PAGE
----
Just before the 11 a.m. hearing, Boney entered the courthouse with a formal objection drafted by Amanda Martin, an attorney with the Stevens Martin Vaughn & Tadych law firm in Raleigh. Boney filed the objection in the clerk’s office and took a seat in Wilkins’ courtroom. When Boney attempted to address the court, Wilkins threatened to hold him in contempt of court and ordered deputies to remove him from the courtroom. Boney was placed in handcuffs, and the judge rescinded his threat to hold the publisher in contempt on condition he leave the courthouse voluntarily.
“Courts must be fully transparent in all stages and in all proceedings, but those concerns are heightened in cases implicating such important societal issues as the Black Lives Matter movement, individuals’ rights of assembly and free speech,” Martin wrote in the petition to the court of appeals. “To some degree, the actions of public officials, including law enforcement, will be implicated in the rally cases.”
The petition cites the Sixth Circuit Court of Appeals’ 1986 decision in United States v. Beckham, which reads, “[W]hen the conduct of public officials is at issue, the public’s interest in the operation of government adds weight in the balance toward allowing permission to copy judicial records.”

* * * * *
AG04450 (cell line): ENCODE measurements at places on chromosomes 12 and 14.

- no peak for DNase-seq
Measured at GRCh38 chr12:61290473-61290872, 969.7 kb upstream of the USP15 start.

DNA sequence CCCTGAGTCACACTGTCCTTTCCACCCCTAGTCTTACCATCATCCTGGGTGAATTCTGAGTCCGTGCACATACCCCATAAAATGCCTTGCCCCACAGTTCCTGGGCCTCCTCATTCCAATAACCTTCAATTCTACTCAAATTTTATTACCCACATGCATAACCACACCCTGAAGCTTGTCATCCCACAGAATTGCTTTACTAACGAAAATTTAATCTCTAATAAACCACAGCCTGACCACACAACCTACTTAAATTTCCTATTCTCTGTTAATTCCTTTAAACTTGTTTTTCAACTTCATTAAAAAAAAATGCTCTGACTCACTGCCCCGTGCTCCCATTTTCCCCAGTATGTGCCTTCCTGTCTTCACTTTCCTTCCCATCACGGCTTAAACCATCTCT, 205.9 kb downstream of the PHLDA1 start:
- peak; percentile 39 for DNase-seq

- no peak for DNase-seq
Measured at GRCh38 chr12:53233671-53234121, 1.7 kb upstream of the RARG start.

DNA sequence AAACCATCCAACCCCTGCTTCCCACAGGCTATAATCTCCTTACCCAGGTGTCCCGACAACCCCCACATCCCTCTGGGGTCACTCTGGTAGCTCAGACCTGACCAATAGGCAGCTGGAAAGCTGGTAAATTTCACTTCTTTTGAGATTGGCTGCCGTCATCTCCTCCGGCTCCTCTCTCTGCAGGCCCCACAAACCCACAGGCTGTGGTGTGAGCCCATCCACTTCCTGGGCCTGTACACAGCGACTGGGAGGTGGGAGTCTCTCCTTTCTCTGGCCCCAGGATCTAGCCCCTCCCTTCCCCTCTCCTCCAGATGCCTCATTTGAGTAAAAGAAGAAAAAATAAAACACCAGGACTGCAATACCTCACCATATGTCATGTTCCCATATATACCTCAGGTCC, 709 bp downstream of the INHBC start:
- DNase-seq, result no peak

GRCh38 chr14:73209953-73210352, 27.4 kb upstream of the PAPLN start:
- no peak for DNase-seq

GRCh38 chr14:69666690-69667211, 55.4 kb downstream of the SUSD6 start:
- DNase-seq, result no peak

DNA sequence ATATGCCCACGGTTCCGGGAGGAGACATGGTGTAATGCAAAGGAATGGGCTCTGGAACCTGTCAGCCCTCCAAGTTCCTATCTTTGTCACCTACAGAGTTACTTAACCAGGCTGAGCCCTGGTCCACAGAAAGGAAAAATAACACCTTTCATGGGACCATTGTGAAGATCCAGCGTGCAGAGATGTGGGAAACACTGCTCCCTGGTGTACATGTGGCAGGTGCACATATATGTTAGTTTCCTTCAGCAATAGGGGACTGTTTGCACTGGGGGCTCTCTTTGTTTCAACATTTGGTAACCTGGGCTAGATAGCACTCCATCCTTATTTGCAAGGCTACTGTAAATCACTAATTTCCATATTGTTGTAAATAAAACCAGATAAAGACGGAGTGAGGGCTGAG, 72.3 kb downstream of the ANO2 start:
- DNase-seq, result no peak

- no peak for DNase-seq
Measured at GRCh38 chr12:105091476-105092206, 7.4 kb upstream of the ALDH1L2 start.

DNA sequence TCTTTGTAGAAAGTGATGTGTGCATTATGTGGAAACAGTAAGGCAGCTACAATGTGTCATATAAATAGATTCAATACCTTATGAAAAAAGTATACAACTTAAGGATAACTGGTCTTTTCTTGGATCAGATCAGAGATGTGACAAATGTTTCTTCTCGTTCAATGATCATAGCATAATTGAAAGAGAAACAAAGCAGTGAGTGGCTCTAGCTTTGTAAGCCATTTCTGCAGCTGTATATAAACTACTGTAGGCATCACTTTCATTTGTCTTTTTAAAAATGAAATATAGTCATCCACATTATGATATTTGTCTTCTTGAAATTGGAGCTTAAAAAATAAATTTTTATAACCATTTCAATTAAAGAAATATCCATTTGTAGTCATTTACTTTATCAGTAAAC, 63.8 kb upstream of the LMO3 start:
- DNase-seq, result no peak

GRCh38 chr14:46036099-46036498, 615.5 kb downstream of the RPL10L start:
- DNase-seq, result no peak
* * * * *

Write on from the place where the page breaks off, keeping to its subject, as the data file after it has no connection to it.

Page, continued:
The petition also cites the US Supreme Court’s 1984 decision in Press-Enterprise Co. v. Superior Court of California, which ruled that “the presumption of openness may be overcome only by an overriding interest based on findings that closure is essential to preserve higher values and is narrowly tailored to serve that interest.”
The petition on behalf of Triad City Beat, the News & Observer and Alamance News asks the state Court of Appeals to consider whether a courtroom can be entirely closed to the public “when reasonable alternatives exist that both accommodate the First Amendment and preserve safety during a pandemic.”
The petitioners acknowledge that the COVID-19 pandemic “creates a compelling need to safeguard public health by imposing some limits on access to courtrooms.”
At the beginning of the pandemic, Chief Justice Cheri Beasley reiterated during a press conference: “Our courts are always open to the public.” Similarly, Gov. Roy Cooper has clarified in executive orders that First Amendment activity may not be restricted during the pandemic and that “newspapers, television, radio, film and other media services” are essential occupations exempt from restrictions.
The petition proposes that the Alamance County courts could accommodate reporters while protecting the public from COVID by setting cap on occupancy as a percentage of the state fire capacity, similar to Gov. Cooper’s executive order on gym. Other options include reserving a number of seats for representatives of the media, or even allowing a single pool reporter or camera to broadcast the court proceedings.
The petition notes that the media has long been considered a surrogate for the public in court proceedings. The petition quotes US Supreme Court Justice Felix Frankfurter in an opinion denying a petition for writ of certiorari in the 1950 case Maryland v. Baltimore Radio Show Inc.
“One of the demands of a democratic society is that the public should know what goes on in courts by being told by the press what happens there, to the end that the public may judge whether our system of criminal justice is fair and right,” Frankfurter wrote.